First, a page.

Not just for driving anymore

Today's modern patrol cars house more gadgets than kitchens


     A patrol car isn't simply a way to get you to your calls anymore: it's also an office, a base of operations and the place you stash not only the equipment you need, but the information you rely upon to do your job. And the character of that "office" has changed a lot over the past few decades.

     Early patrol cars were less about efficiency and more about transportation. As time passed and law enforcement policed areas that were more spread out, the need for self-contained technology also grew. From cruisers equipped with radios, lights, sirens and a shotgun rack, to the sophisticated mobile information systems available today, law enforcement has stepped into a future that seems straight out of a Michael Crichton novel - only without the rampaging T-Rexes. But because the journey's been rapid doesn't mean it's been simple or bereft of trial and effort.

     Police cars were not originally designed to accommodate rolling information centers. As technology progressed and departments began adding Mobile Data Terminals to their units, they discovered many cars were ill equipped to handle the additions. Bulky systems were wired into existing systems - anyone who policed back then might remember the masses of cables and wires, and the continuous glitches that came out of those early efforts.

     But officers were thrilled with the capabilities these systems promised. MDTs gradually allowed them to access and disseminate information, file reports, pull up mug shots, get directions, communicate more effectively and keep tabs on criminal activity with an ease only anticipated in futuristic police movies. Who knew technologies like bio recognition were literally around the corner? But it was, and is, and every day brings with it new and astonishing gains.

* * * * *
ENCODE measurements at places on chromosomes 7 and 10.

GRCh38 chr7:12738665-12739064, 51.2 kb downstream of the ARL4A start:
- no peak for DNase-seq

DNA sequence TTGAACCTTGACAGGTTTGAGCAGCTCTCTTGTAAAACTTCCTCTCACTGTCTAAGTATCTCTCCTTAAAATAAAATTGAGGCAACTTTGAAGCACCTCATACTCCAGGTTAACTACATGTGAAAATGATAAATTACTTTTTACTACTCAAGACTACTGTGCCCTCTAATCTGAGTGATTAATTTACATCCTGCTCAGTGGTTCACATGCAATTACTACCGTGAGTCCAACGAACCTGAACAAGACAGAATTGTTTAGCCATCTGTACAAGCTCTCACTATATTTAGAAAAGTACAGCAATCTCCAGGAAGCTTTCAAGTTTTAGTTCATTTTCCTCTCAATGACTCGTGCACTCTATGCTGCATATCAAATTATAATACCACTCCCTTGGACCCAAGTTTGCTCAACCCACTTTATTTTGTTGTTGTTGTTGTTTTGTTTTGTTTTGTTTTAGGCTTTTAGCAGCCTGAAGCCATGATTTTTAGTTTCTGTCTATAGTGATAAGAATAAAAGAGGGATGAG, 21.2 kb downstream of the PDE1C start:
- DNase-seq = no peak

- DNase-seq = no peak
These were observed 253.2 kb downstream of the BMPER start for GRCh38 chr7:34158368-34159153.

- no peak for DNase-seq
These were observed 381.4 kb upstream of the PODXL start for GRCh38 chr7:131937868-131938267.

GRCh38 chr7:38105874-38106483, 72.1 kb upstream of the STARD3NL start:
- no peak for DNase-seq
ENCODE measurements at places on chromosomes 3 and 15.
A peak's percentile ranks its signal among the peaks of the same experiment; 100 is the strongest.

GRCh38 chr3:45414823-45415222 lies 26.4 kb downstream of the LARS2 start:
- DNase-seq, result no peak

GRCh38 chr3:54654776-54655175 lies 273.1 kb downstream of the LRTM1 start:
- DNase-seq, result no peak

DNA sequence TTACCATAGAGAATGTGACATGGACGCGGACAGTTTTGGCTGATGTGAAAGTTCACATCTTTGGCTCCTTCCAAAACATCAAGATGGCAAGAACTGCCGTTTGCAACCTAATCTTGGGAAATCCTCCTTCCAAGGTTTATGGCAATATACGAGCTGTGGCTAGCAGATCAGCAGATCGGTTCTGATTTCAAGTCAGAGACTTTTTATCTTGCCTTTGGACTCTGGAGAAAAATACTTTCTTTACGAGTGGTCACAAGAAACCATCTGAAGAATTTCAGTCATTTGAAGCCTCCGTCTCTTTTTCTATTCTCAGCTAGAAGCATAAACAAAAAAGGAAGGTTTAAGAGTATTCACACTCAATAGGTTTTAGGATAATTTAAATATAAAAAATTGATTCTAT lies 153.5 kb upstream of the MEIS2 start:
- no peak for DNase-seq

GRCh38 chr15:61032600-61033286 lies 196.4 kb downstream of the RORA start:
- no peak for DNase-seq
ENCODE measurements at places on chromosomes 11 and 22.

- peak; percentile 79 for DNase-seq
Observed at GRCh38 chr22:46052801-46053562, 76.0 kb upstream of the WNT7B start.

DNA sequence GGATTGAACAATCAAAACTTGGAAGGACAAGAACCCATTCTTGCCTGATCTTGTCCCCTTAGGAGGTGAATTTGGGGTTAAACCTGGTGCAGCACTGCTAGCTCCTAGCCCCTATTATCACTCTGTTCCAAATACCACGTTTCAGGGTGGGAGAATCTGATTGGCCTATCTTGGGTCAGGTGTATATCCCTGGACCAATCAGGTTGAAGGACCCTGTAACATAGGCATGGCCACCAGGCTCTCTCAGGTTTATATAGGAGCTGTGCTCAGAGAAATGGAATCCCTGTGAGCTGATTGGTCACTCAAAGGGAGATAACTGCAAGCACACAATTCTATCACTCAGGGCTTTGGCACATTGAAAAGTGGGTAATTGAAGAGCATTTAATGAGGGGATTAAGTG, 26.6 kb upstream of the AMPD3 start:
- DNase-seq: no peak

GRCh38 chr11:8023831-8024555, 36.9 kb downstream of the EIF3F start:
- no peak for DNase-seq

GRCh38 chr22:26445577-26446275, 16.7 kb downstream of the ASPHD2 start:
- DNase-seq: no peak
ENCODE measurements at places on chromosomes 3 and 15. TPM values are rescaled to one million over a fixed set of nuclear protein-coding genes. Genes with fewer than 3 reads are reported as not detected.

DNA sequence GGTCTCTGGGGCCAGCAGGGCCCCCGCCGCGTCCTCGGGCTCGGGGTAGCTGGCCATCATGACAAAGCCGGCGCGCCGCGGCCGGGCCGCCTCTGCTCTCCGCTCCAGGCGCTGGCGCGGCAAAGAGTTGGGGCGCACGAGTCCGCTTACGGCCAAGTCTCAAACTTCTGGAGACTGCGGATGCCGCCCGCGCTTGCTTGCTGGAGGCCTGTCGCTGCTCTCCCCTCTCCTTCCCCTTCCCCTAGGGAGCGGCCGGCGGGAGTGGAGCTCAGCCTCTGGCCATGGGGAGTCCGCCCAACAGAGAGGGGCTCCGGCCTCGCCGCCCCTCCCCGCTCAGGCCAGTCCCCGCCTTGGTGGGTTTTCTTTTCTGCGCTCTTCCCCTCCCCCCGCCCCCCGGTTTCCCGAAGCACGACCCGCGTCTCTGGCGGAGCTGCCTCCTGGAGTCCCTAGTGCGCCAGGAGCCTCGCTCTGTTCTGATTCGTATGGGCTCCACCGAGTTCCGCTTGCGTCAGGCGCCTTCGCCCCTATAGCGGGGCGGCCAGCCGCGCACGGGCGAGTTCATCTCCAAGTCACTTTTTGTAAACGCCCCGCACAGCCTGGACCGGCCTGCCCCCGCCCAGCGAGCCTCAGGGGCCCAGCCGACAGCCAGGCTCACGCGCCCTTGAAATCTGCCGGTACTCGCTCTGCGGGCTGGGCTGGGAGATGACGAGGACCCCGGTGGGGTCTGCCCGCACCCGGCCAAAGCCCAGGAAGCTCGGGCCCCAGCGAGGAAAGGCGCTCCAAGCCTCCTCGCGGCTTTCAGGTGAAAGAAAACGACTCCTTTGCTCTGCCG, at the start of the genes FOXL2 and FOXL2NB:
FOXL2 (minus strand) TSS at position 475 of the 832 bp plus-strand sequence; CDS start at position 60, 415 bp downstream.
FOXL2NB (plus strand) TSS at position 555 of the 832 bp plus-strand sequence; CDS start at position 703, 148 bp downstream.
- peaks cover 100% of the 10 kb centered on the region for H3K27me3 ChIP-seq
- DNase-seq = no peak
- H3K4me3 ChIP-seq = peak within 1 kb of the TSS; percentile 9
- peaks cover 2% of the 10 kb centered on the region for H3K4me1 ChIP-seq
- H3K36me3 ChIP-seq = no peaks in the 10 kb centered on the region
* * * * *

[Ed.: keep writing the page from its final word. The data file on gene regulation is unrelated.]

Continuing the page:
Law Enforcement Technology took a look at some of the new technology available for patrol units - both established and brand new - and gathered information on those we think might interest departments both large and small. Take a look and see what might be part of your agency's future policing menu.

1. See what you're getting into

Firetide HotPort wireless mesh nodes; Firetide Mobility Controller

     HotPort 6000 mesh nodes provide flexible multi-radio Ethernet backhaul. Firetide mesh networks are a wireless solution for real-time fixed and mobile high-bandwidth data communications, VoIP and real-time video. All HotPort nodes can operate with the HotView Controller software for high-speed infrastructure mobility, enabling reliable connectivity for Wi-Fi access on public transportation or video surveillance from moving police vehicles. This is a new approach to transmitting high-bandwidth video to patrol cars; it enhances present capability of narrow-band communications via cellular technology. Mesh delivers up to 35 Mbps throughput in sustained mode (over multiple hops), versus 1-2 Mbps over cellular data networks.

Where deployed: MBTA (Boston) Massachusetts Bay Transportation Authority: The wireless mesh network enables transmission of live video feeds to laptops in MBTA police officers' networked vehicles, allowing first responders to view an onboard incident as it unfolds. Consequently, responders can plan and execute tactics faster and smarter - enhancing the safety and security of on-scene personnel. Other possible applications: Airport police, campus police.

Cost: Mesh nodes: range is $1,295 to $2,995 depending on configuration (indoor/outdoor) and number of radios (one or two) HotView network management software - 30 node license is $2,995; 10 node license is $1,295.

2. Find that gunfire source

ShotSpotter GLS

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